Title: Elsewhere, home
Author: Leila Aboulela
Page count: 224
Release day: February 2nd 2019
Rating: 3 stars
*Thanks to NetGalley for providing this arc!*
What is it about? (Summary from GoodReads)
From one of our
finest contemporary writers whose work has been praised by J.M. Coetzee, Ali
Smith and Aminatta Forna, Leila Aboulela’s Elsewhere, Home offers
us a rich tableau of life as an immigrant abroad, attempting to navigate the
conflicts of assimilation and difference in an unfamiliar world.
A young woman’s encounter with a former classmate elicits painful reminders of her former life in Khartoum. A wealthy Sudanese student in Aberdeen begins an unlikely friendship with a Scottish man. A woman experiences an evolving relationship to her favourite writer, whose portrait of their shared culture both reflects and conflicts with her own sense of identity.
Shuttling between the dusty, sun-baked streets of Khartoum and the university halls and cramped apartments of Aberdeen and London, Elsewhere, Home explores, with subtlety and restraint, the profound feelings of yearning, loss and alienation that come with leaving one’s homeland in pursuit of a different life.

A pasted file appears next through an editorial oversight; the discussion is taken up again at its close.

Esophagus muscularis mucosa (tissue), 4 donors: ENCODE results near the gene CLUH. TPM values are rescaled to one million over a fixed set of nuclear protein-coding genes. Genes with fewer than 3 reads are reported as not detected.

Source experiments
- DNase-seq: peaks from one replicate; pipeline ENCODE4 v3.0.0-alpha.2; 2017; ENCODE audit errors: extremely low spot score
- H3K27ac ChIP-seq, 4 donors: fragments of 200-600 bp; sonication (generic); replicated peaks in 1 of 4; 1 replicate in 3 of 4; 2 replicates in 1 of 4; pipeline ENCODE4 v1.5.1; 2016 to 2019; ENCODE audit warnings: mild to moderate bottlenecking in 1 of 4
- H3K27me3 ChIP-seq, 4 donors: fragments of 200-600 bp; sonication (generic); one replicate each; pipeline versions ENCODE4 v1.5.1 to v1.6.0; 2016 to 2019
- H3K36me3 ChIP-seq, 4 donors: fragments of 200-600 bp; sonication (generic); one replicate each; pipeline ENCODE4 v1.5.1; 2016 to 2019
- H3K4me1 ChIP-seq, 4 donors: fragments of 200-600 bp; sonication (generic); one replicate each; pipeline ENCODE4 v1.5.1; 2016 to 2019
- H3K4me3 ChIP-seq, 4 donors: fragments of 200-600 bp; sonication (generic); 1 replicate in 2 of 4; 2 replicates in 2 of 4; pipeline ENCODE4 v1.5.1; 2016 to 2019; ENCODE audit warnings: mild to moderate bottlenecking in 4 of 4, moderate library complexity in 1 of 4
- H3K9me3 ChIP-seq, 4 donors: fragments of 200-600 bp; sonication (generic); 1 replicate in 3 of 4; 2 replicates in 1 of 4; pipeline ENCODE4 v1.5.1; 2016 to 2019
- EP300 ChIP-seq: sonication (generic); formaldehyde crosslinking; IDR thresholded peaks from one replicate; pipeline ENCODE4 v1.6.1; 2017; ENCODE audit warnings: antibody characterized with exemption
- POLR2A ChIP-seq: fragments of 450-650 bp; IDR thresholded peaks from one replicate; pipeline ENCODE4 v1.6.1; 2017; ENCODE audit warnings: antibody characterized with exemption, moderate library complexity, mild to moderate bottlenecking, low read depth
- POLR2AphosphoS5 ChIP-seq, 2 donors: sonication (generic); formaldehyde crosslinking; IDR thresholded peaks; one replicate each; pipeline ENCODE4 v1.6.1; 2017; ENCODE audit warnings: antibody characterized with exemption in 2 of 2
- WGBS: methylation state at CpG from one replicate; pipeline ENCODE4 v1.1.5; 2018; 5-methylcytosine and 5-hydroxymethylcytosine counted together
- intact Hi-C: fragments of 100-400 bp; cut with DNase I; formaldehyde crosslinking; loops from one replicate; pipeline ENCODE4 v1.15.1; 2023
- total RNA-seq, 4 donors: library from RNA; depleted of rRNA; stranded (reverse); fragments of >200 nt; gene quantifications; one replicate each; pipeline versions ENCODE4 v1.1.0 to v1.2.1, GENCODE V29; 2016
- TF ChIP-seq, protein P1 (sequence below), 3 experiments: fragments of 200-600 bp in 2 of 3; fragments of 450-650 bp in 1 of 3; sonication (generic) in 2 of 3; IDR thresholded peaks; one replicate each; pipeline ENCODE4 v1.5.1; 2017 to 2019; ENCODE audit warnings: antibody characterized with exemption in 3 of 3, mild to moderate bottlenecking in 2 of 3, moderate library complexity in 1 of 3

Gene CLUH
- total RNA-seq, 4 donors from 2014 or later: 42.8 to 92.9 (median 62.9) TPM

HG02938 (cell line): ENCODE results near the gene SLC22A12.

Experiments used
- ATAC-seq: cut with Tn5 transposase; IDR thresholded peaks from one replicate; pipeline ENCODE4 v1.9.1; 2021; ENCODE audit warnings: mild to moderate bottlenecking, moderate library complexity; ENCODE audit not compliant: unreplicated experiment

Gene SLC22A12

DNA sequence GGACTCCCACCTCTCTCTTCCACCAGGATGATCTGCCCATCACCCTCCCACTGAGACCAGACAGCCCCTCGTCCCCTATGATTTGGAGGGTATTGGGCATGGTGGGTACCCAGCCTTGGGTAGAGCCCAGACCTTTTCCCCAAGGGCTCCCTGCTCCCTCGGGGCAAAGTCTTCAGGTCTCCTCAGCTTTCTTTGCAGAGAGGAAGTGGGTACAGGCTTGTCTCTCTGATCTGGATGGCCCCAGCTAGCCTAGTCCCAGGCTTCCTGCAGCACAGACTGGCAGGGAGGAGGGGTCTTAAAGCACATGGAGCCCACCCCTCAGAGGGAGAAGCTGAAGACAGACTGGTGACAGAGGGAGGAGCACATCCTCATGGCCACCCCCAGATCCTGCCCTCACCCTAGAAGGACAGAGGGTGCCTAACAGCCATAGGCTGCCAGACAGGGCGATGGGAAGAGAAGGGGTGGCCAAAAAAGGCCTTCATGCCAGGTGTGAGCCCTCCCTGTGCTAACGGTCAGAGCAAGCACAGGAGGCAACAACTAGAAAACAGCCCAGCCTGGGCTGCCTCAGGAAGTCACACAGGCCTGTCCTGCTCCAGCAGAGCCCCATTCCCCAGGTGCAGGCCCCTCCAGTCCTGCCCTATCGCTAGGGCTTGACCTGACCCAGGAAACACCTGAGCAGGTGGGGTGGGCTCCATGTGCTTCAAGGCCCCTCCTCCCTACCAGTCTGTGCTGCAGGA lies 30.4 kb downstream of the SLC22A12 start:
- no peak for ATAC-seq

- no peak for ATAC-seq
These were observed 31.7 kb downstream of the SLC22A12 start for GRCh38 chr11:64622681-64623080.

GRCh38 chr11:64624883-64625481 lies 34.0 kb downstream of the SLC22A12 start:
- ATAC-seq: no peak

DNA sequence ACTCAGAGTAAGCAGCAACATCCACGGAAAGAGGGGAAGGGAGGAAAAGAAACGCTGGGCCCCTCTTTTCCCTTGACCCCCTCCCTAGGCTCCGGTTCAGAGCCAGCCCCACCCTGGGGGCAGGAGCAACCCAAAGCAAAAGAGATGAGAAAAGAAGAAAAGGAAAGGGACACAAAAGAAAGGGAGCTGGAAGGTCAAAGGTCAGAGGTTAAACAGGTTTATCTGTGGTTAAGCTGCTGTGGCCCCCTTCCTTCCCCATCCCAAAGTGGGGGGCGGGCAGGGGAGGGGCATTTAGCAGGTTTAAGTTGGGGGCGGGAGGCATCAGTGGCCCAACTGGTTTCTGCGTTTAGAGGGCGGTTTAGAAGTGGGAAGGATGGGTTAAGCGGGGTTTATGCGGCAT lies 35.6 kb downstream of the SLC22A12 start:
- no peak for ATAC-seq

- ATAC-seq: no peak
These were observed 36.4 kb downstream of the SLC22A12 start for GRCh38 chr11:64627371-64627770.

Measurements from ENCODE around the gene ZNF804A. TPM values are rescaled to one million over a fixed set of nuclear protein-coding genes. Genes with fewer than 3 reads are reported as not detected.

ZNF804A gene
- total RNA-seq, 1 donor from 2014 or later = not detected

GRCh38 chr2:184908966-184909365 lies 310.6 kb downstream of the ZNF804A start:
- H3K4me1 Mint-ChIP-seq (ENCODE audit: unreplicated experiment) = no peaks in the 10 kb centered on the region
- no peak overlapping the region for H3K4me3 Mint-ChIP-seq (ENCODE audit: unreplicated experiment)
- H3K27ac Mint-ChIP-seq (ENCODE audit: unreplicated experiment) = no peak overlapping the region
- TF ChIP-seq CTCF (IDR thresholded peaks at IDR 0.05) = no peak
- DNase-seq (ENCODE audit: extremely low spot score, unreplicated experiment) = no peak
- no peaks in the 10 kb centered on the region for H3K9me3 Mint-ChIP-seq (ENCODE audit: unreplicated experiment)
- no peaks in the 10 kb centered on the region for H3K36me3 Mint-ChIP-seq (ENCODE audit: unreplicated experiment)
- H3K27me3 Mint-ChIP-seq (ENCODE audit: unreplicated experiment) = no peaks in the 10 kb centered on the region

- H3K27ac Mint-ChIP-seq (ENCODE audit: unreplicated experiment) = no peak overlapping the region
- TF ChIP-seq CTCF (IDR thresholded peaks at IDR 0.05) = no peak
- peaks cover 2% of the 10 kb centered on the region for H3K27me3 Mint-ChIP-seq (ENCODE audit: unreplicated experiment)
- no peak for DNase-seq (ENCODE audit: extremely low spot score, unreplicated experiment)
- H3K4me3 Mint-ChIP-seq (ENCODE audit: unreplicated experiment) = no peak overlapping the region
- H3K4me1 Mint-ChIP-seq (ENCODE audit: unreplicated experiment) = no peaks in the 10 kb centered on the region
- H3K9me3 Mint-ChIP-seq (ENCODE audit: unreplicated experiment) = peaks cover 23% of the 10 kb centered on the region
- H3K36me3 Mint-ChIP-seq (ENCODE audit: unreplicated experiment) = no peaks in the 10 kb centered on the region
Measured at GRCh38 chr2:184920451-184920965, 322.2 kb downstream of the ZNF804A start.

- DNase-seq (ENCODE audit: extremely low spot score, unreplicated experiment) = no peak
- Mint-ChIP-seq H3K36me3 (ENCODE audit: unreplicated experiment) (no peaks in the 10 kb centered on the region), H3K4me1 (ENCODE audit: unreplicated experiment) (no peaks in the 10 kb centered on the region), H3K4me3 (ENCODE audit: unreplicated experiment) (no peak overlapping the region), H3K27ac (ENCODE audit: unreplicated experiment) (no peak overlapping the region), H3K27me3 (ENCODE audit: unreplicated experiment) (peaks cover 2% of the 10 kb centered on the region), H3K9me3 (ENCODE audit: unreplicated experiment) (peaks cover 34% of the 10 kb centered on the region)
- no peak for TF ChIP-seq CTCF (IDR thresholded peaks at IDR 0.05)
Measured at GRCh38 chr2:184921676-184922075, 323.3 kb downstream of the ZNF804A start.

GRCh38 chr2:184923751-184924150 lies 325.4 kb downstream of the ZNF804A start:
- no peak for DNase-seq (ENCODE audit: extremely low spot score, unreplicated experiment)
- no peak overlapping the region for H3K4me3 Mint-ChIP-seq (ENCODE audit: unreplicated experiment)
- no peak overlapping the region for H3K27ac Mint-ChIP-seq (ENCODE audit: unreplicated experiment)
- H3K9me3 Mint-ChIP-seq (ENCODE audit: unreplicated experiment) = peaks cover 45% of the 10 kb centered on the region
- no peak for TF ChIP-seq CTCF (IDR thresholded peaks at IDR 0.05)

What I thought:
Normally I’m not a big fan of short story collections, since most of the time they feel either too short or pointless.. But I want to try this one out since this book is own voices, the author is born in Egypt!
This is a collection of short stories about life as an immigrant, and finding your own way in a new country. This was really interesting to read, since I have no idea how this is. It was really nice that there were so many (13) stories, all with a different tale to tell. So you get to see a lot of different situations. And you get to learn a lot about the culture.
I did struggle a bit with the length of the stories. Sometimes the stories were a bit short and I would have liked to learn a bit more about certain characters and it felt like they stopped a bit abruptly. While other stories felt a bit too long. And of course there were stories that were exactly the right length 🙂
This is more a personal preference, but I would have liked if the longer stories would have been split up in smaller chapters. I usually lose my focus if chapters are too long, regardless of how much I’m liking the stories.
I would recommend this book if you want the learn more about immigrant, especially Muslim immigrants from Egypt who moved to England/ Schotland.
Come talk to me!
Do you read short stories collections?
2 thoughts on “Review – Elsewhere, home”
This sounds like an interesting concept – I don’t really read short stories though, they don’t usually work for me but I hope you enjoyed this.Lynn 😀
I’m also not a big short story reader haha, these were fine, but my main problem was that they were to short
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